Our valuation of fixed maturity and equity securities may include methodologies, estimations and assumptions that are subject to differing interpretations and could result in changes to investment valuations that may materially adversely affect our results of operations, financial condition and liquidity. During periods of market disruption, it may be difficult to value certain of our investment securities if trading becomes less frequent and/or market data becomes less observable. There may be cases where certain assets in normally active markets with significant observable data become inactive with insufficient observable data due to the financial environment or market conditions in effect at that time. As a result, valuations may include inputs and assumptions that are less observable or require greater estimation and judgment as well as valuation methods that are more complex. These values may not be realized in a market transaction, may not reflect the loan value of the asset and may change very rapidly as market conditions change and valuation assumptions are modified. Decreases in value and/or an inability to realize that value in a market transaction or secured lending transaction may have a material adverse effect on our results of operations, financial condition and liquidity.

AIG 2013 Form 10-K

34


Table of Contents

ITEM 1A / RISK FACTORS

RESERVES AND EXPOSURES

 

Our consolidated results of operations, liquidity, financial condition and ratings are subject to the effects of natural and man-made catastrophic events. Events such as hurricanes, windstorms, flooding, earthquakes, acts of terrorism, explosions and fires, cyber crimes, product defects, pandemic and other highly contagious diseases, mass torts and other catastrophes have adversely affected our business in the past and could do so in the future. In addition, we recognize the scientific consensus that climate change is a reality of increasing concern, indicated by higher concentrations of greenhouse gases, a warming atmosphere and ocean, diminished snow and ice, and sea level rise. We understand that climate change potentially poses a serious financial threat to society as a whole, with implications for the insurance industry in areas such as catastrophe risk perception, pricing and modeling assumptions. Because there is significant variability associated with the impacts of climate change, we cannot predict how physical, legal, regulatory and social responses may impact our business.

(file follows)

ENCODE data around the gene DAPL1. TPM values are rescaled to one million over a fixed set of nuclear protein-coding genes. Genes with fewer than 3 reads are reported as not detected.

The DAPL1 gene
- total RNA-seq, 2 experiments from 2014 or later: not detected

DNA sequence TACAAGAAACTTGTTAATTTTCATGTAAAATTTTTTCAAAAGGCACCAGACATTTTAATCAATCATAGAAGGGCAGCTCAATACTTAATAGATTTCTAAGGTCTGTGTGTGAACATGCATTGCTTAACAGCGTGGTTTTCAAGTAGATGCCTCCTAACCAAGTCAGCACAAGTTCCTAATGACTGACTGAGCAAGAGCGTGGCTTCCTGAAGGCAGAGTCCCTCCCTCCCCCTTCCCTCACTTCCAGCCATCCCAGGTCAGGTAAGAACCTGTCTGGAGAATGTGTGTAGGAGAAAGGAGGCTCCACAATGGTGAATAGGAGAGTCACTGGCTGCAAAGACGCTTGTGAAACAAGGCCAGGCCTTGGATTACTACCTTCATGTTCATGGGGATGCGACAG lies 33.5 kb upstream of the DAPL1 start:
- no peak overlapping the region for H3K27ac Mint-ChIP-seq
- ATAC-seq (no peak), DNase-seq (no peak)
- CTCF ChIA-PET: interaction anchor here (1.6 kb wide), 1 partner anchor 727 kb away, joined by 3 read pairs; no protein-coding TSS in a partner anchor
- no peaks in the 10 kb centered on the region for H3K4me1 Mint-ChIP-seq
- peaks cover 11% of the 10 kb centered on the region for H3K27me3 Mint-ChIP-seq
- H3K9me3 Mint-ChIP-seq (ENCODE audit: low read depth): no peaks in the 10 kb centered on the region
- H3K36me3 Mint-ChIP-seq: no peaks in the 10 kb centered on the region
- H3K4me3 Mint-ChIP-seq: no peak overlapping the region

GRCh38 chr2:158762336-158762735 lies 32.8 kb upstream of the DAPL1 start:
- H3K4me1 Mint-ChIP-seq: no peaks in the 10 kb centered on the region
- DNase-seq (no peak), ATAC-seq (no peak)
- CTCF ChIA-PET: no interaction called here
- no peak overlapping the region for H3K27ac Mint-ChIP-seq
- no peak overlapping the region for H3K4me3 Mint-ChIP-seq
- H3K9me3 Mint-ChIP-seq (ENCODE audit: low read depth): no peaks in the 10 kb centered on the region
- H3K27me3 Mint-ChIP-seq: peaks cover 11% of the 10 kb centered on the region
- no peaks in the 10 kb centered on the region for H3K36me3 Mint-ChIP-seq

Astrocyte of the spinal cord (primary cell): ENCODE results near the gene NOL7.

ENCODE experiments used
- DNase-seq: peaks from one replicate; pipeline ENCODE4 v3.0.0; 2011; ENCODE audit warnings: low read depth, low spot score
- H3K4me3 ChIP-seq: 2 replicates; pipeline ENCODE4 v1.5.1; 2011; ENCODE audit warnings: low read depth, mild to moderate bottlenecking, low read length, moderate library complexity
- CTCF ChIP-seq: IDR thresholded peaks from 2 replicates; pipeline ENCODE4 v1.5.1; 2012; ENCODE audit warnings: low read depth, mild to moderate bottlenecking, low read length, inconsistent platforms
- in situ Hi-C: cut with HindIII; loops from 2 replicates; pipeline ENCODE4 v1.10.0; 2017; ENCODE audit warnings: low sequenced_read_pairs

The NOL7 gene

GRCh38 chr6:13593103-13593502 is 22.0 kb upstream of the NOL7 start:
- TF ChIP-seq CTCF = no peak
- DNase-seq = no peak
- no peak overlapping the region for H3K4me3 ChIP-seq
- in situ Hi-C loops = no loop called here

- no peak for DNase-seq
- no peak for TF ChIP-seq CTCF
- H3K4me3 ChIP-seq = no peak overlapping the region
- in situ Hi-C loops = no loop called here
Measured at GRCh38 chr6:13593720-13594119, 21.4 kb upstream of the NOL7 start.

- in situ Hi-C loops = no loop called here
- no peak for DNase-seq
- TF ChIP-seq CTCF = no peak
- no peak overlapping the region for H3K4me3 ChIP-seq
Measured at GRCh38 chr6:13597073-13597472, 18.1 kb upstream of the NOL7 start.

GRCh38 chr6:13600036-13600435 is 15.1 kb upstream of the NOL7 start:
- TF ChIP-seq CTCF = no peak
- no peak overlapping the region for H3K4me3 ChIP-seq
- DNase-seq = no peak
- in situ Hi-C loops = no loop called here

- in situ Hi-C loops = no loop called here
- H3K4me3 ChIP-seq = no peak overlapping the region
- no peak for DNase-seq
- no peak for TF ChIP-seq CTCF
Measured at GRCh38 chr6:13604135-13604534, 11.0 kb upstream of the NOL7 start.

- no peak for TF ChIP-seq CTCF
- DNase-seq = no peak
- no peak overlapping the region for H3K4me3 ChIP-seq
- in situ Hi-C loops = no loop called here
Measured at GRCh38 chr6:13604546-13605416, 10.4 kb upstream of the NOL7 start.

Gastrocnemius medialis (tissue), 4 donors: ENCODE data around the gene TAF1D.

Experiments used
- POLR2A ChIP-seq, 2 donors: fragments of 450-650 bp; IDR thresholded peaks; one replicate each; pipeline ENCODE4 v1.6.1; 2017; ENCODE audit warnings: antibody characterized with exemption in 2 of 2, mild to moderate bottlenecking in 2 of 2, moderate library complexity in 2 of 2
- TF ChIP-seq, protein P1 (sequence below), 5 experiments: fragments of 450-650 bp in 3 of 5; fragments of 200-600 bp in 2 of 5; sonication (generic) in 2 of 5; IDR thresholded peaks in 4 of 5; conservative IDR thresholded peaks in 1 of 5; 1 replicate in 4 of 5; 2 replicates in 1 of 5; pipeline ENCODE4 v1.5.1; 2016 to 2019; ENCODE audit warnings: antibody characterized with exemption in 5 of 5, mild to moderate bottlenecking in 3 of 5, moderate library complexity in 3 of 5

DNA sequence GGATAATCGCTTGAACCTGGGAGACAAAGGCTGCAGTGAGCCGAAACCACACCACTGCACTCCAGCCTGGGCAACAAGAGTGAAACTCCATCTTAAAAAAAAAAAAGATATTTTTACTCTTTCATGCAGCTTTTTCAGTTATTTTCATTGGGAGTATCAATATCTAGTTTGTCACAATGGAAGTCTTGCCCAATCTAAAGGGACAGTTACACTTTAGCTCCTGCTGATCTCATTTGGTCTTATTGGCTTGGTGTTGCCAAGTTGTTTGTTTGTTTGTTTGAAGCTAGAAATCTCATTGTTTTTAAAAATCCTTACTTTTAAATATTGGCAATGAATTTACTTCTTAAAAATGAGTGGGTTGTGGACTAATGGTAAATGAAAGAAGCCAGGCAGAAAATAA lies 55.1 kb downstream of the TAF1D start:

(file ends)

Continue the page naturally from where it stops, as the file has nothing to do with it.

Such catastrophic events, and any relevant regulations, could expose us to:

widespread claim costs associated with property, workers' compensation, A&H, business interruption and mortality and morbidity claims;

loss resulting from a decline in the value of our invested assets;

limitations on our ability to recover deferred tax assets;

loss resulting from actual policy experience that is adverse compared to the assumptions made in product pricing;

declines in value and/or losses with respect to companies and other entities whose securities we hold and counterparties we transact business with and have credit exposure to, including reinsurers, and declines in the value of investments; and

significant interruptions to our systems and operations.

Catastrophic events are generally unpredictable. Our exposure to catastrophes depends on various factors, including the frequency and severity of the catastrophes, the rate of inflation and the value and geographic concentration of insured property and people. Vendor models and proprietary assumptions and processes that we use to manage catastrophe exposure may prove to be ineffective due to incorrect assumptions or estimates.